April 28, 2011 / 12:07 AM / 8 years ago

Yemen opposition warns bloodshed may derail deal

SANAA (Reuters) - Yemen’s opposition warned the government on Thursday that violence against street protesters demanding the removal of President Ali Abdullah Saleh could derail a deal aimed at ending the political standoff.

Anti-government protesters shout slogans during a demonstration demanding the ouster of Yemen's President Ali Abdullah Saleh in the southern city of Taiz April 28, 2011. REUTERS/Khaled Abdullah

Plainclothes gunmen killed 12 people and wounded dozens more in Yemen’s capital on Wednesday when they opened fire on anti-government marchers just days before a Gulf-mediated deal to end the crisis was due to be sealed. “In the event of your inability to protect protesters, we will find ourselves unable to pursue an agreement that the regime seeks to use to shed more blood,” the opposition coalition said in a statement.

A deal to end the crisis by easing Saleh out within a month was expected to be signed on Sunday in Riyadh, three months after Yemenis took to the streets, inspired by revolts that toppled autocratic rulers in Egypt and Tunisia.

The balance of power has tipped against Saleh, long a key ally of the West against al Qaeda, after weeks of violence, military defections and political reversals.

Wednesday’s killings capped a day of demonstrations by tens of thousands of Yemenis, many protesting against a plan supported by the government and the main opposition group which would give Saleh a month-long window to resign.

The protesters in Sanaa demanding Saleh resign immediately were shot at while attempting to reach an area beyond the district where they have been camped out since February, witnesses said. Ten died outright, while two more died of wounds on Thursday, doctors said.

In addition to the 12 killed in Sanaa, a protester and a soldier also died in clashes during protests in the southern port city of Aden on Wednesday.

The large turnout at protests against the Gulf deal showed the ability of the largely young protesters, from students to tribesmen to activists, to act as potential spoilers. They have vowed to stay in the streets until their demands are met.

It was also not clear that opposition parties, comprised of Islamists, Arab nationalists and leftists who have been in and out of government in past years, could halt the protests even if required to by the transition agreement.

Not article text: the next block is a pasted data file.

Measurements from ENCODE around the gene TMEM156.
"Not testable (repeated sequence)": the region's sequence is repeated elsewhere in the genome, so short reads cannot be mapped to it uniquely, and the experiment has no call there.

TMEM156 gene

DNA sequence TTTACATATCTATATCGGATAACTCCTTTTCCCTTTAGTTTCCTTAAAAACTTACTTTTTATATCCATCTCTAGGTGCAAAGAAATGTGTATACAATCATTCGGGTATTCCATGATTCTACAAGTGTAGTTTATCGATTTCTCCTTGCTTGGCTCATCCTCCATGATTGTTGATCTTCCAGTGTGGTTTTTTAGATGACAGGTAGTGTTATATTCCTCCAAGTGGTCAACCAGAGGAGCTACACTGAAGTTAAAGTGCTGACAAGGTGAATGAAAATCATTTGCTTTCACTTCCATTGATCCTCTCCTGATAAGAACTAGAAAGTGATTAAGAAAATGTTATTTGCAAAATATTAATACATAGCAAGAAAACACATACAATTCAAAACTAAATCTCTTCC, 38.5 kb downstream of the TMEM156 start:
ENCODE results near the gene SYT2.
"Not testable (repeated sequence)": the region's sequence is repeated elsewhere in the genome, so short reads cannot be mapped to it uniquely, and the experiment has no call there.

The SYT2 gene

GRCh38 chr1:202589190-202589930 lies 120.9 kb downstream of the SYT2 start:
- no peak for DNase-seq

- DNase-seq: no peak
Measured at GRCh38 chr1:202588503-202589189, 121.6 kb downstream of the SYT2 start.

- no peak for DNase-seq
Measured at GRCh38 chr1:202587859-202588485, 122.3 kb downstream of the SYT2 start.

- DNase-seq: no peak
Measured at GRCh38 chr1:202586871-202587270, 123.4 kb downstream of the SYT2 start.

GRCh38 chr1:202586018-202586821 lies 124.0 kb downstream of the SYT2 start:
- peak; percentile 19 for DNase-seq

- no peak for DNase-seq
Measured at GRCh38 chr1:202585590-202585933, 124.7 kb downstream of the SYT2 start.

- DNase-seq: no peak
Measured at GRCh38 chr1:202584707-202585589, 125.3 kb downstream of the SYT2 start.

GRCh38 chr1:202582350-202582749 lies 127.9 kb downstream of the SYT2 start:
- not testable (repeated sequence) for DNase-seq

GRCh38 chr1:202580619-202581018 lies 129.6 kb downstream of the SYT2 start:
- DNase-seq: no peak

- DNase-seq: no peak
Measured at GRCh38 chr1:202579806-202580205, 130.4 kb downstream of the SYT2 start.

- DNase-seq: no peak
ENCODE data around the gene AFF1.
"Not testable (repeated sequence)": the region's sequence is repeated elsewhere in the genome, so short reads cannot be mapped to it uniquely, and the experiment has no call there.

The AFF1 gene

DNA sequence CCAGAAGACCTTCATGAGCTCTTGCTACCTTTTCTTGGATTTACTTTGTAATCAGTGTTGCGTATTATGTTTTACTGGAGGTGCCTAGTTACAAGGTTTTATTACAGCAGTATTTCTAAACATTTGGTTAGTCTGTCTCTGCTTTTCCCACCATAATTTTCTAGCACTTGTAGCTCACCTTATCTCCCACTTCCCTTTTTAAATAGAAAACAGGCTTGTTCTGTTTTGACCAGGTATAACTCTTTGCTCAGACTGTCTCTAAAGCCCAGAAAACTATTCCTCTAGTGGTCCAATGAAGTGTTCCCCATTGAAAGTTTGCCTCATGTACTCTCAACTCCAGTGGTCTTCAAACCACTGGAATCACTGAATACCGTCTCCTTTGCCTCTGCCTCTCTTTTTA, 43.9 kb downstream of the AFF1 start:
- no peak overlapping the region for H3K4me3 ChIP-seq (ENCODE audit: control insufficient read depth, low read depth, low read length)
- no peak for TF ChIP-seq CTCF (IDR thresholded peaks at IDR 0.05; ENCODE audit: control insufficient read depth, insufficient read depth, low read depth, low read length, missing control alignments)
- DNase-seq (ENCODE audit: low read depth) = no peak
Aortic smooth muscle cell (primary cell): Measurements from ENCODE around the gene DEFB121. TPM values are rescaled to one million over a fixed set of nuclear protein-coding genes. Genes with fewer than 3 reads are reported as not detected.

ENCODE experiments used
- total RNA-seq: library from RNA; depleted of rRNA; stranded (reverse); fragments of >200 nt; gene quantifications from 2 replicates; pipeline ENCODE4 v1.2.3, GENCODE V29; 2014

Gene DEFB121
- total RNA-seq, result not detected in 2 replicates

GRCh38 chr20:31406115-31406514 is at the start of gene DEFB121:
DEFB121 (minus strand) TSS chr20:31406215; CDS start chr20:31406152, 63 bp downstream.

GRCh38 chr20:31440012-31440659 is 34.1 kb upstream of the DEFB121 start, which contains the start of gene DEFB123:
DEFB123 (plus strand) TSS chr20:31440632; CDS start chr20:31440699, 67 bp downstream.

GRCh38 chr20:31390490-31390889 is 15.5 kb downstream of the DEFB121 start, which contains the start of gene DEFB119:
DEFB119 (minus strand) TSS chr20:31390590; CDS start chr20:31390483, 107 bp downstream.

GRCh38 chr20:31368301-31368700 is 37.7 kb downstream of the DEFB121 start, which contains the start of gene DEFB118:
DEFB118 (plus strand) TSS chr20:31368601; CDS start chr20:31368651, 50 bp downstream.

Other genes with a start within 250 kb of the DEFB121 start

SALEH TO SIGN DEAL ON SATURDAY

Washington and neighbouring oil producer Saudi Arabia want the standoff resolved to avert a descent into more bloodshed in the Arabian Peninsula state that would offer more room for a Yemen-based al Qaeda wing to operate.

A government official said that Saleh, who has ruled for 32 years, would sign the agreement on Saturday in Sanaa, a day ahead of the official signing ceremony in the Saudi capital, which Saleh was not expected to attend.

On Sunday, the ruling party’s vice president and a former prime minister, Abdel-Karim el-Eryani, would sign in Riyadh on behalf of the party, the official said. The opposition would also sign on Sunday.

Both sides were expected to host large rallies in Sanaa on Friday ahead of the signing. The government planned a “Friday of Constitutional Legitimacy,” while the opposition planned a “Friday of Honouring Martyrs.”

The deal, brokered by the six-member Gulf Cooperation Council, would give Saleh and his family and aides immunity from prosecution.

It provides for Saleh to appoint a prime minister from the opposition, who would then form a transition government ahead of a presidential election two months after his resignation. But the one-month window for Saleh to resign has sparked fears it may offer time for potential sabotage.

Slideshow (22 Images)

Whoever leads Yemen’s transitional government will not only struggle to quash an aggressive al Qaeda branch, which has tried to hit U.S. and Saudi targets, but also inherit simmering rebellions in the north and south of the country.

Around 142 protesters have been killed as unrest has swept Yemen, where some 40 percent of its 23 million people live on $2 a day or less, and a third face chronic hunger.

Reporting by Mohammed Ghobari; Writing by Cynthia Johnston

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